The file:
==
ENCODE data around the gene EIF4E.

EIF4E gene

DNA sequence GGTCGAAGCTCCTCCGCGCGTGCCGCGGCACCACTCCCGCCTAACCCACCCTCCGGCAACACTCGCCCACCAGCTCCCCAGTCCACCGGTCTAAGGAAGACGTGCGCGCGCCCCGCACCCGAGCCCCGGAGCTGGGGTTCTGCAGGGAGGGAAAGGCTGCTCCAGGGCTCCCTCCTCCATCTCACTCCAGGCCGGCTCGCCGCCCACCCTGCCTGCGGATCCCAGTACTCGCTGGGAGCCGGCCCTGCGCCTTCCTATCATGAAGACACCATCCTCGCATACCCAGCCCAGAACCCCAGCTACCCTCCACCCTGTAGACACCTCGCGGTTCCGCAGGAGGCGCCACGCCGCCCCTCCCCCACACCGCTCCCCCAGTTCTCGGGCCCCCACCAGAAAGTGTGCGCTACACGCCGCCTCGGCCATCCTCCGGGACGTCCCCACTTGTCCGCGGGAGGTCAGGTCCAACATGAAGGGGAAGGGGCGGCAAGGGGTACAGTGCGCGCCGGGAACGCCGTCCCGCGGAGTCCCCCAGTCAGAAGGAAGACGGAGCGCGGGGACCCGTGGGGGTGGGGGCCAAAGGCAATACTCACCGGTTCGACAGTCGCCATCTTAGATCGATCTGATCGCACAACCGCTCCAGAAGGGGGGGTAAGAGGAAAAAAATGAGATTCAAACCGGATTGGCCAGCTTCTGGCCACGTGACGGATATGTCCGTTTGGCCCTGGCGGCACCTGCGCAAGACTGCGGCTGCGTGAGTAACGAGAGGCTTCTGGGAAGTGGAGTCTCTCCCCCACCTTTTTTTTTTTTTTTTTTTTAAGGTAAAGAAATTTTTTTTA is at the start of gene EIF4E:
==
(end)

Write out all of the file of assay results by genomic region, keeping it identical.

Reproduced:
ENCODE data around the gene EIF4E.

EIF4E gene

DNA sequence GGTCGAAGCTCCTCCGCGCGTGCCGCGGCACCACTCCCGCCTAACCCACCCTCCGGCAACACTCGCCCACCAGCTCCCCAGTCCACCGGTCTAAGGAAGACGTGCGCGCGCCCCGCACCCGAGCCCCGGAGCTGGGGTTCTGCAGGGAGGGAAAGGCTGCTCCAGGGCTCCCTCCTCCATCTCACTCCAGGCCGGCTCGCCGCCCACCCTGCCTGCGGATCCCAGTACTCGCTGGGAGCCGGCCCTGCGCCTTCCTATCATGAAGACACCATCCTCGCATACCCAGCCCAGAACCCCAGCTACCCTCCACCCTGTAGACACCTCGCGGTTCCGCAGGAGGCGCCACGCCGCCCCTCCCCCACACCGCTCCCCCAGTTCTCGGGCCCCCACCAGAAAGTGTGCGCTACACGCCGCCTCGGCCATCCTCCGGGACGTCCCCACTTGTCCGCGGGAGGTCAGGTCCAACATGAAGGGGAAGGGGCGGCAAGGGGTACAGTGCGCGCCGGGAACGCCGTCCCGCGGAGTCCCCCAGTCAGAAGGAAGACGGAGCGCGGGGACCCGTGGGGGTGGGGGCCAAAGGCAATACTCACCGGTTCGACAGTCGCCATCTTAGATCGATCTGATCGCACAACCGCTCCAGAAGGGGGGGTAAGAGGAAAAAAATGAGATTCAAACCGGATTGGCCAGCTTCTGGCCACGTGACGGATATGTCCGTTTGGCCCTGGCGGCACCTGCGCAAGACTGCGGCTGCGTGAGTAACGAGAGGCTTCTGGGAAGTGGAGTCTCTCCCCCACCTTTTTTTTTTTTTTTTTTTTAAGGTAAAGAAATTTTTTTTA is at the start of gene EIF4E: